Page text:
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Health and Gender: Quantifying the Unquantifiable

Gender, Women’s Health Care Concerns and Other Social Factors in Health and Health Care

ISBN: 978-1-78756-176-2, eISBN: 978-1-78756-175-5

ISSN: 0275-4959

Publication date: 18 September 2018

Abstract

Purpose

The measurement of gender in health research often consists of the substitution of the word “gender” in a question that is really asking about sex (physiological characteristics). When gender roles and expressions are actually measured it is normally with a tool such as the Bem Sex Role Inventory (BSRI), which is time-consuming to complete and requires expertise to analyze. This study introduces a brief gender measure: a categorical, single-item, self-report, gender measure (SR-Gender), and demonstrates the validity and usability of this new tool.

Methodology/approach

The SR-Gender was validated in two studies. Participants in Study One were 137 undergraduates. Concurrent criterion validity was assessed by an analysis comparing responses to the SR-Gender and the BSRI and an open-ended gender question. The goal was to ascertain whether the gender identities that these students reported in the SR-Gender were consistent with the classifications obtained on other gender measurement tools. In the second study, the SR-Gender was used with a group of adults over 65 years old in a study of aging with illness.

Findings

This study established that the SR-Gender classifications of gender identity were consistent with the results obtained by the open-ended gender question and more complex BSRI measure. The SR-Gender was easily understood and used by younger and older adults, and resulted in nuanced gender classifications.

Research limitations/implications

The SR-Gender takes seconds to complete and provides health researchers with categorical gender classifications that can then be used in analysis of health outcomes, separately or in tandem with physiological sex. It treats masculinity and femininity as independent constructs and includes the potential for androgynous and undifferentiated responses. It is not recommended for in-depth gender research due to the simplicity of the tool.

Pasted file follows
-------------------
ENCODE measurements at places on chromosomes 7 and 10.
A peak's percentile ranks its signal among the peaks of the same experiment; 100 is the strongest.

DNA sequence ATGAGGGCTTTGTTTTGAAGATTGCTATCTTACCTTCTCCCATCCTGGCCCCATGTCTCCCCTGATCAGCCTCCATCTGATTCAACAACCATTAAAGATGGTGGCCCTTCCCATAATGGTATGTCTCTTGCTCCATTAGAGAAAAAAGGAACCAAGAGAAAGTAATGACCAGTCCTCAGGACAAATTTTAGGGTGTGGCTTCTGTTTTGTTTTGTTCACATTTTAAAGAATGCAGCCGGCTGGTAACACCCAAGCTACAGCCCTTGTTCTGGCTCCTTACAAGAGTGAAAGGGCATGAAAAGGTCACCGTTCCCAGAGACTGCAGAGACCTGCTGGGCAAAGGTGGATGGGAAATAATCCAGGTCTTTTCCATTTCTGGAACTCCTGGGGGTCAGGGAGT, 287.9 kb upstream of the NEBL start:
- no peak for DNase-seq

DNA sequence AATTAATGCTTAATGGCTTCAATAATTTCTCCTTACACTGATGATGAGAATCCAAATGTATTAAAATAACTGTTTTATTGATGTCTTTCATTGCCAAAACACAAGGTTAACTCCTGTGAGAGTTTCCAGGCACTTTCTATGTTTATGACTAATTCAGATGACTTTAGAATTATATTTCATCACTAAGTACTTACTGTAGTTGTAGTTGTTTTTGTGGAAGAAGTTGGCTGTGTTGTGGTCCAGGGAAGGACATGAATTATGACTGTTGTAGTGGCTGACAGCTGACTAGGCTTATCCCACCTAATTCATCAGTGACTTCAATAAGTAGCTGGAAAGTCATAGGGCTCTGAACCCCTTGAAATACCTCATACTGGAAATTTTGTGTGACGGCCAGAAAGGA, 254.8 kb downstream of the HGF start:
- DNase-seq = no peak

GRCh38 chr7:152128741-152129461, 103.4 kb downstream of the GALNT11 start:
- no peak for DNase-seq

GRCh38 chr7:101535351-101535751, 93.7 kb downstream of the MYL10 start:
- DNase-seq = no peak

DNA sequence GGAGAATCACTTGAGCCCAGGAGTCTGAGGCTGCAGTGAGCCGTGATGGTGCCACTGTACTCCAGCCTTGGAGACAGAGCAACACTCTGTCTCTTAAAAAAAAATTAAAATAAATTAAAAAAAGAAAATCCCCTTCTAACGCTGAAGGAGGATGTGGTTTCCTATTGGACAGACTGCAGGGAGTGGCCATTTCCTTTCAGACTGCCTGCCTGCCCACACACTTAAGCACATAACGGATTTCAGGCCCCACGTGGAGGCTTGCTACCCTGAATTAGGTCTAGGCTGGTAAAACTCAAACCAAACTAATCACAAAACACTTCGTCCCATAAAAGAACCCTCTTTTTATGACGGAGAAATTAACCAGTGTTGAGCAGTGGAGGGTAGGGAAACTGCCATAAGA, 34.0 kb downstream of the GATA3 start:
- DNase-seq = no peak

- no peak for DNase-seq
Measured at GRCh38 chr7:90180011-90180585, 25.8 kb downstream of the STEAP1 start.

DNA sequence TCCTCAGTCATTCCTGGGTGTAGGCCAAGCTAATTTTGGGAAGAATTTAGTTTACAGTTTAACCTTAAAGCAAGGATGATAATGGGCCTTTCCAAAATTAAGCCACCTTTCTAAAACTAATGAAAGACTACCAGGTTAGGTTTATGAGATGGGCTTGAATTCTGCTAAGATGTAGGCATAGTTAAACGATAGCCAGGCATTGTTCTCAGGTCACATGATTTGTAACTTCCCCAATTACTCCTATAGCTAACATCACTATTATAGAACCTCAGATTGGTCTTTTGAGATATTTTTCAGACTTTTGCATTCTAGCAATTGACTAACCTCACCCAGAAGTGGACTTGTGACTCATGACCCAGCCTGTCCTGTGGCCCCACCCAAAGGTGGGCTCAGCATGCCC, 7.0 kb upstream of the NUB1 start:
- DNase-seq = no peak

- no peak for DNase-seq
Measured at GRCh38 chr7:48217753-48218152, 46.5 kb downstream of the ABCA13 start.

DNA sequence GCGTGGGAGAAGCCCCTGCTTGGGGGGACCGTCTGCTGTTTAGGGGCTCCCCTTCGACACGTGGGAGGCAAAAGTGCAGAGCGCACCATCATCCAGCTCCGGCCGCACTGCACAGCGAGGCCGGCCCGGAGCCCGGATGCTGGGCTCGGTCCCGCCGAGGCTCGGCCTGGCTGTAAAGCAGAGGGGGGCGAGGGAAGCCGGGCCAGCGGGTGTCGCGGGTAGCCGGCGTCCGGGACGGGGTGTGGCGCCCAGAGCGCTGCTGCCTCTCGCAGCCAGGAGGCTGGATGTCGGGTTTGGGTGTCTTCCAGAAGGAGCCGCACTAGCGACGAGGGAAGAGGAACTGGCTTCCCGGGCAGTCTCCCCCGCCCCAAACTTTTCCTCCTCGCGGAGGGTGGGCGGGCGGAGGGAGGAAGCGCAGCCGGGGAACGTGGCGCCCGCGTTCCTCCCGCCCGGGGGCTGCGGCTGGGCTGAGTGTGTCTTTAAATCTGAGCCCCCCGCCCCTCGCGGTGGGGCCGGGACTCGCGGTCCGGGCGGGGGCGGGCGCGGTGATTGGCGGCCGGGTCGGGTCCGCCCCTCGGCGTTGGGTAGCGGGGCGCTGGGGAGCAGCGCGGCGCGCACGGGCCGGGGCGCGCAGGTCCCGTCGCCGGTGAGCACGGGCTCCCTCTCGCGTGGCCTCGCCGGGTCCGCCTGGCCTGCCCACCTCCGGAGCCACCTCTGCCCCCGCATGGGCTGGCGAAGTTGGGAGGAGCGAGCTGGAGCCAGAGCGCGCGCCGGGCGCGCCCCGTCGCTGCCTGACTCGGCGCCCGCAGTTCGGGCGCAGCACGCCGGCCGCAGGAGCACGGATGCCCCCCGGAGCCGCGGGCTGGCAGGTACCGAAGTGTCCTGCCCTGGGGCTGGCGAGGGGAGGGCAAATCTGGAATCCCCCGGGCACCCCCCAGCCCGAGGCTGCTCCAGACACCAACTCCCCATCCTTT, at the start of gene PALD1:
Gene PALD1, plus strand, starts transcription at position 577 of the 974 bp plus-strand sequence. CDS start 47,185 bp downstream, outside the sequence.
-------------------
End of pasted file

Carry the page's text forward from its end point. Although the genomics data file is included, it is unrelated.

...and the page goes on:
Originality/value

This chapter introduces the SR-Gender, a simple, quick, and easy-to-use gender measure that could transform health research from paying lip service to gender to actual gender classification, allowing researchers to directly explore the impact of gender identity on health, separately or interacting with other social determinants of health.

Keywords

Citation

Carver, L.F. (2018), "Health and Gender: Quantifying the Unquantifiable", Gender, Women’s Health Care Concerns and Other Social Factors in Health and Health Care (Research in the Sociology of Health Care, Vol. 36), Emerald Publishing Limited, Bingley, pp. 261-274. https://doi.org/10.1108/S0275-495920180000036014

Publisher

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Emerald Publishing Limited

Copyright © 2018 Emerald Publishing Limited